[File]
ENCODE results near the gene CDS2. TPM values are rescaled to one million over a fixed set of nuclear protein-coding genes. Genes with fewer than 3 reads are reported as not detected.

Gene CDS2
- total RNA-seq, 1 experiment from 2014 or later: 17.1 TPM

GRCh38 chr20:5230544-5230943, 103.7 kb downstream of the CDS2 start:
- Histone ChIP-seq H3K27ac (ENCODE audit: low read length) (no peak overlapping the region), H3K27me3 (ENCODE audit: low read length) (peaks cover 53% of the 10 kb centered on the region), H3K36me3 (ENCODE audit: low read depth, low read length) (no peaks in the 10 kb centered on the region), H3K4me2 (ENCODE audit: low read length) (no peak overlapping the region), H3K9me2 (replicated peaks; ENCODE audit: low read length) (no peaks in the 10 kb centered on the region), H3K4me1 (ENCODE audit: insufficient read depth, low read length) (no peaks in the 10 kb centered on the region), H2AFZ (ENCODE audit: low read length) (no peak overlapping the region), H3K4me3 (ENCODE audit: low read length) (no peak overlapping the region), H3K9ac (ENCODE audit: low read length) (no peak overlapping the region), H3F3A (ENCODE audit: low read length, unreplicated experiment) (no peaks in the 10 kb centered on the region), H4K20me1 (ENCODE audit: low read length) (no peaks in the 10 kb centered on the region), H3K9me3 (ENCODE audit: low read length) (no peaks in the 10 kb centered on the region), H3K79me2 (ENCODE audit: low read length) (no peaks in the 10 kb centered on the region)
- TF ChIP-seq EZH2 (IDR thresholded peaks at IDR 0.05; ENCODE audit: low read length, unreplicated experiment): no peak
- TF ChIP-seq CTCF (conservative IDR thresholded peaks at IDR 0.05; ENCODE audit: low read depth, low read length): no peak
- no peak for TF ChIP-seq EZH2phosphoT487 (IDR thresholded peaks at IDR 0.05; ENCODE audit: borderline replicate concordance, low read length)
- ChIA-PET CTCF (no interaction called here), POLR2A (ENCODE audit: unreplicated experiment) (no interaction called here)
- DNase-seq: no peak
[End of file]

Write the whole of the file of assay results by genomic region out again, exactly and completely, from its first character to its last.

ENCODE results near the gene CDS2. TPM values are rescaled to one million over a fixed set of nuclear protein-coding genes. Genes with fewer than 3 reads are reported as not detected.

Gene CDS2
- total RNA-seq, 1 experiment from 2014 or later: 17.1 TPM

GRCh38 chr20:5230544-5230943, 103.7 kb downstream of the CDS2 start:
- Histone ChIP-seq H3K27ac (ENCODE audit: low read length) (no peak overlapping the region), H3K27me3 (ENCODE audit: low read length) (peaks cover 53% of the 10 kb centered on the region), H3K36me3 (ENCODE audit: low read depth, low read length) (no peaks in the 10 kb centered on the region), H3K4me2 (ENCODE audit: low read length) (no peak overlapping the region), H3K9me2 (replicated peaks; ENCODE audit: low read length) (no peaks in the 10 kb centered on the region), H3K4me1 (ENCODE audit: insufficient read depth, low read length) (no peaks in the 10 kb centered on the region), H2AFZ (ENCODE audit: low read length) (no peak overlapping the region), H3K4me3 (ENCODE audit: low read length) (no peak overlapping the region), H3K9ac (ENCODE audit: low read length) (no peak overlapping the region), H3F3A (ENCODE audit: low read length, unreplicated experiment) (no peaks in the 10 kb centered on the region), H4K20me1 (ENCODE audit: low read length) (no peaks in the 10 kb centered on the region), H3K9me3 (ENCODE audit: low read length) (no peaks in the 10 kb centered on the region), H3K79me2 (ENCODE audit: low read length) (no peaks in the 10 kb centered on the region)
- TF ChIP-seq EZH2 (IDR thresholded peaks at IDR 0.05; ENCODE audit: low read length, unreplicated experiment): no peak
- TF ChIP-seq CTCF (conservative IDR thresholded peaks at IDR 0.05; ENCODE audit: low read depth, low read length): no peak
- no peak for TF ChIP-seq EZH2phosphoT487 (IDR thresholded peaks at IDR 0.05; ENCODE audit: borderline replicate concordance, low read length)
- ChIA-PET CTCF (no interaction called here), POLR2A (ENCODE audit: unreplicated experiment) (no interaction called here)
- DNase-seq: no peak